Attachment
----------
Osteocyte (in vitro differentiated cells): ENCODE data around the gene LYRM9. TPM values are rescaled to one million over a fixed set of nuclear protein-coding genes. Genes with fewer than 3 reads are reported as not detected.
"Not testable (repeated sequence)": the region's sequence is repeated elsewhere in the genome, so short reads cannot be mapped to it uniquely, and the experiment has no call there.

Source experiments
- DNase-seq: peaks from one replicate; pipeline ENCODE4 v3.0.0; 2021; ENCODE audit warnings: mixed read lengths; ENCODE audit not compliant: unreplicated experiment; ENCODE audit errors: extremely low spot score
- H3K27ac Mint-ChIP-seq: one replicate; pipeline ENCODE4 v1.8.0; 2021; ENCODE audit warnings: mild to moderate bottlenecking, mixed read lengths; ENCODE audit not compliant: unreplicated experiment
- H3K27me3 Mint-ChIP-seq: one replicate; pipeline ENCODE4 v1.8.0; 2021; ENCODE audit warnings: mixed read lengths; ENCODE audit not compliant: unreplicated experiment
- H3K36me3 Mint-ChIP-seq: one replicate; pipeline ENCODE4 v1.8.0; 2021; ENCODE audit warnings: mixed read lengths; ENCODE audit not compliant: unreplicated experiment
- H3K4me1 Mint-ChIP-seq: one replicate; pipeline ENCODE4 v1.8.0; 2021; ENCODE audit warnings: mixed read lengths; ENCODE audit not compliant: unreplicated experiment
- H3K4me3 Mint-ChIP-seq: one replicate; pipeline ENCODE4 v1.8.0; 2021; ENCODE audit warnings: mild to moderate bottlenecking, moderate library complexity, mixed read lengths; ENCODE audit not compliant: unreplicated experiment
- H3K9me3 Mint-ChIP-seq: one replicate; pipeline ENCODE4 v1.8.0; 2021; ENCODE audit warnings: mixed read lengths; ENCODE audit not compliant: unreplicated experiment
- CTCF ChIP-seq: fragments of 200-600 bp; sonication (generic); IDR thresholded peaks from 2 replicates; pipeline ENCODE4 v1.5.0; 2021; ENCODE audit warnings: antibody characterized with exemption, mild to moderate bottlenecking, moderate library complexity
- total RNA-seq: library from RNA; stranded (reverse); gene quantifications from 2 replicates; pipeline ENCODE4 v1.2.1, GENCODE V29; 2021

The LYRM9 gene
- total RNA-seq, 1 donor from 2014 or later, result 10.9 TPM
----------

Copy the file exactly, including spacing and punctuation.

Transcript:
Osteocyte (in vitro differentiated cells): ENCODE data around the gene LYRM9. TPM values are rescaled to one million over a fixed set of nuclear protein-coding genes. Genes with fewer than 3 reads are reported as not detected.
"Not testable (repeated sequence)": the region's sequence is repeated elsewhere in the genome, so short reads cannot be mapped to it uniquely, and the experiment has no call there.

Source experiments
- DNase-seq: peaks from one replicate; pipeline ENCODE4 v3.0.0; 2021; ENCODE audit warnings: mixed read lengths; ENCODE audit not compliant: unreplicated experiment; ENCODE audit errors: extremely low spot score
- H3K27ac Mint-ChIP-seq: one replicate; pipeline ENCODE4 v1.8.0; 2021; ENCODE audit warnings: mild to moderate bottlenecking, mixed read lengths; ENCODE audit not compliant: unreplicated experiment
- H3K27me3 Mint-ChIP-seq: one replicate; pipeline ENCODE4 v1.8.0; 2021; ENCODE audit warnings: mixed read lengths; ENCODE audit not compliant: unreplicated experiment
- H3K36me3 Mint-ChIP-seq: one replicate; pipeline ENCODE4 v1.8.0; 2021; ENCODE audit warnings: mixed read lengths; ENCODE audit not compliant: unreplicated experiment
- H3K4me1 Mint-ChIP-seq: one replicate; pipeline ENCODE4 v1.8.0; 2021; ENCODE audit warnings: mixed read lengths; ENCODE audit not compliant: unreplicated experiment
- H3K4me3 Mint-ChIP-seq: one replicate; pipeline ENCODE4 v1.8.0; 2021; ENCODE audit warnings: mild to moderate bottlenecking, moderate library complexity, mixed read lengths; ENCODE audit not compliant: unreplicated experiment
- H3K9me3 Mint-ChIP-seq: one replicate; pipeline ENCODE4 v1.8.0; 2021; ENCODE audit warnings: mixed read lengths; ENCODE audit not compliant: unreplicated experiment
- CTCF ChIP-seq: fragments of 200-600 bp; sonication (generic); IDR thresholded peaks from 2 replicates; pipeline ENCODE4 v1.5.0; 2021; ENCODE audit warnings: antibody characterized with exemption, mild to moderate bottlenecking, moderate library complexity
- total RNA-seq: library from RNA; stranded (reverse); gene quantifications from 2 replicates; pipeline ENCODE4 v1.2.1, GENCODE V29; 2021

The LYRM9 gene
- total RNA-seq, 1 donor from 2014 or later, result 10.9 TPM